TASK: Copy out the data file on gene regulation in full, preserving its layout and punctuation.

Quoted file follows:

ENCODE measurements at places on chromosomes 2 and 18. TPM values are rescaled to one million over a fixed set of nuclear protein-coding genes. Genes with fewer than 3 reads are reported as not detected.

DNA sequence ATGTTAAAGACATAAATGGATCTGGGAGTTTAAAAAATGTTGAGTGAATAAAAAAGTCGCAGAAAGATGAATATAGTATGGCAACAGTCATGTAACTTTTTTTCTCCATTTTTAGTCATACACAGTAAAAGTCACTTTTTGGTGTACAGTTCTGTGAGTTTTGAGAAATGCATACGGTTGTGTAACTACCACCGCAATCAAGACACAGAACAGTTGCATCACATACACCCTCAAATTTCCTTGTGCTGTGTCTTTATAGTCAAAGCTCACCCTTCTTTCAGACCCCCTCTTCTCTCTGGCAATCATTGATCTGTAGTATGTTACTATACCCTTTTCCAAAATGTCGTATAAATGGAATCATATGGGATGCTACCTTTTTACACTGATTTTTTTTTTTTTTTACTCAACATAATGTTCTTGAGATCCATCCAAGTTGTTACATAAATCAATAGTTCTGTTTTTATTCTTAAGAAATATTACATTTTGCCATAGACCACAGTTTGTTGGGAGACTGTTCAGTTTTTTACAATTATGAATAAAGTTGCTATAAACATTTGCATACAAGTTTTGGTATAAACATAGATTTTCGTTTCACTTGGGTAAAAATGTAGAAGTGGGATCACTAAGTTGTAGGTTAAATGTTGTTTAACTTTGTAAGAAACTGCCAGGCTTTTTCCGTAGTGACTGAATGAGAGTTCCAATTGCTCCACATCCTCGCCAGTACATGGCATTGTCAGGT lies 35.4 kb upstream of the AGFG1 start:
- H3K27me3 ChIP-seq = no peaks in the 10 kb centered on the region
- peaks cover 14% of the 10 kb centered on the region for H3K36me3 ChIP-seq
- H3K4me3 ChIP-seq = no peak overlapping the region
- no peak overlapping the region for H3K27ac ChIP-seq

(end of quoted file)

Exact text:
ENCODE measurements at places on chromosomes 2 and 18. TPM values are rescaled to one million over a fixed set of nuclear protein-coding genes. Genes with fewer than 3 reads are reported as not detected.

DNA sequence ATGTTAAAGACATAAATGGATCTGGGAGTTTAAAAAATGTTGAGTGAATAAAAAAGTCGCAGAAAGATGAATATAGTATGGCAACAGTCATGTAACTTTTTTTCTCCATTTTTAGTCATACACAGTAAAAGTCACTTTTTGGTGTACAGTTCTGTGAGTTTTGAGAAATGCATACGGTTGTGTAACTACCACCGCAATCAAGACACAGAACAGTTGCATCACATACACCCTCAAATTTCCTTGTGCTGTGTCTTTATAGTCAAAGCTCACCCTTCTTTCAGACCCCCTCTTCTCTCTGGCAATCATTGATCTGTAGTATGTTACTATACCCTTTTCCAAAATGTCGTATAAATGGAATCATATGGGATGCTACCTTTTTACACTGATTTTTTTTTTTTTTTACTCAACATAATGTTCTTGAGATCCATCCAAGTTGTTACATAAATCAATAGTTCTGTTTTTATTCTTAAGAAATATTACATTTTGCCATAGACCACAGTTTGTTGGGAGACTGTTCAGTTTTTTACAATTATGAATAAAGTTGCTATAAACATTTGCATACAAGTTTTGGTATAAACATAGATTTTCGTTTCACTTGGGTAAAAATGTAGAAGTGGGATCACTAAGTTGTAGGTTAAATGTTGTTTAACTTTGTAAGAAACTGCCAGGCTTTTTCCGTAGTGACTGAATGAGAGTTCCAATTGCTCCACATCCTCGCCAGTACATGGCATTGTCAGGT lies 35.4 kb upstream of the AGFG1 start:
- H3K27me3 ChIP-seq = no peaks in the 10 kb centered on the region
- peaks cover 14% of the 10 kb centered on the region for H3K36me3 ChIP-seq
- H3K4me3 ChIP-seq = no peak overlapping the region
- no peak overlapping the region for H3K27ac ChIP-seq